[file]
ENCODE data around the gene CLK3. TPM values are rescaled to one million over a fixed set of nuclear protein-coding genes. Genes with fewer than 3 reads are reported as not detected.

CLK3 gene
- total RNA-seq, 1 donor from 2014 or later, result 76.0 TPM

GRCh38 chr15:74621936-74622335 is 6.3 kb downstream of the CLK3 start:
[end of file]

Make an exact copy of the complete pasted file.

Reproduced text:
ENCODE data around the gene CLK3. TPM values are rescaled to one million over a fixed set of nuclear protein-coding genes. Genes with fewer than 3 reads are reported as not detected.

CLK3 gene
- total RNA-seq, 1 donor from 2014 or later, result 76.0 TPM

GRCh38 chr15:74621936-74622335 is 6.3 kb downstream of the CLK3 start: